Reports and newsletter


Almost every report or publication can be improved with a short, visual, high-impact summary. Visuals create an easy to understand summary of your report. It’s always effort well-spent if it helps people read the details. Useful for newsletters, annual reports, or magazines.

visual strategic plans


Visuals make strategic plans, organizational charts, and visioning documents even more useful. People can see themselves in the story. And since pictures create an emotional connection, they’re more likely to hang up a picture than a typed list. When people can see how their work is part of the big picture, it helps. Read more

map of creative mornings cities sam bradd speaker

Visual Language – Speaker at CreativeMornings Vancouver

sam bradd graphic recording drawn image visual languageWant a fun way to kickstart your 2016’s creative resolutions? Get a ticket to Vancouver’s CreativeMornings! I’m the guest speaker at the January event talking about Visual Language and Creativity. Thrilled to be part of this monthly breakfast series with fellow creatives, held in cities around the world. Your free ticket includes a guest speaker, breakfast, and also lots of time to socialize (I won’t be talking the whole time, heck no).

The global CreativeMornings theme for January is Language … which is a perfect fit for graphic facilitation. I want to help more people communicate better, using visuals. I think we all have an intuitive visual language inside us, ready to help us get our ideas out of heads and into the world.

And to help you do this — I’m bringing some very fun tools for you to take home! I won’t spoil the surprise… but trust me, you’ll want to be in the audience whether you like brainstorming with pen/paper, using digital/devices, or better yet, want to use the power of both.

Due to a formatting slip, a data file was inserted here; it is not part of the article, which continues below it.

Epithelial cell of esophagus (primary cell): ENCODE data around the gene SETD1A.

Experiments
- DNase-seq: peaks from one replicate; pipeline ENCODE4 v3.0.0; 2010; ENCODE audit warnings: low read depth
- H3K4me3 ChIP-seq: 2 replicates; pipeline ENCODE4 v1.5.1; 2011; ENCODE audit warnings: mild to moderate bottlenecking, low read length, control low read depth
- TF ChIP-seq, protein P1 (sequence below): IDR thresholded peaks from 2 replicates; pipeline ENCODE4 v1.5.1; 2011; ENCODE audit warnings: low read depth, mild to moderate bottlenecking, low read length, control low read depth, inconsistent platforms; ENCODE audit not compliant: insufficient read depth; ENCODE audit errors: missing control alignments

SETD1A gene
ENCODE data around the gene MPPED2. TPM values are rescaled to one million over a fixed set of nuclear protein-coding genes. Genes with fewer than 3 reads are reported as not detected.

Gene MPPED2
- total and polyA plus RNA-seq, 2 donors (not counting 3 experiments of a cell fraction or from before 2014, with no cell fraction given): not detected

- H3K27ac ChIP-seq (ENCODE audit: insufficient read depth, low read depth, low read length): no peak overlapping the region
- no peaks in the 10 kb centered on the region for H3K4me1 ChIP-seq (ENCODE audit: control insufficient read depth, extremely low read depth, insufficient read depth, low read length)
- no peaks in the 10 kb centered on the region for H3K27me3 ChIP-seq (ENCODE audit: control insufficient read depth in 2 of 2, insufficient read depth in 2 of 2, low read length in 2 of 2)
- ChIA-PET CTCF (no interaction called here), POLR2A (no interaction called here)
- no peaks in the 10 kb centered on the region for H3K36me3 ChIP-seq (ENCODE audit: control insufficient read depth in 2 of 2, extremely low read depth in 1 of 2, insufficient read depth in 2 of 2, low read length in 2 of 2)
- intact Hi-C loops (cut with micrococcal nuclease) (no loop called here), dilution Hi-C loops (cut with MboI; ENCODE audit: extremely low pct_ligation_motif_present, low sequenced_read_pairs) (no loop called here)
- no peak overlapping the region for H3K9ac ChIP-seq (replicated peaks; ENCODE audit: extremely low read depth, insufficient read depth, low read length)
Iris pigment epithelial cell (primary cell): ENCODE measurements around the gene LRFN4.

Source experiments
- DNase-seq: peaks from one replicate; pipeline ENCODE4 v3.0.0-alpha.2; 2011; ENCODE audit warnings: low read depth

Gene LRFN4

Get your tickets asap at this link below, and here’s to making 2016 your most creative year, yet.


PS Catch up on speakers you might have missed with the CM videos – brought to you by the CM team. Illustrator Ola Volo was the December speaker and I’m a huge fan.


Evergreen strategic illustrations for the YMCA

YMCA Greater Vancouver strategic plan illustrations

YMCA illustrations for strategic planstrategic planning illustratiosn for the YMCA

hand lettered YMCA visionYMCA illustrations for strategic plan healthy living


The YMCA of the Greater Vancouver


Demonstrate the Y’s strategic plan for 2015-2017 to community, stakeholders, and leaders.


Unique illustrations for the 2015-2017 strategic plan, to encourage people to engage with the report. The suite includes a hand-lettered diagram, custom vector illustrations, and icons.


A truly evergreen document that fosters engagement. Signi Solmundson (VP Marketing and Communications) creatively printed the illustrations on a planter, so people could keep the strategic plan right on their desks! 

World Health Organization Curriculum


OpenWHO.org for the World Health Organization


Create easily accessible visuals for open source courses around infectious diseases and epidemics on Open WHO’s Website.


The creation of over 200 images for curriculum on infectious diseases and epidemics. Close input from the consulting team ensured infographics contained accurate and easily digestible information.


Important access to the website’s courses for people preparing to work in epidemics, pandemics, and health emergencies.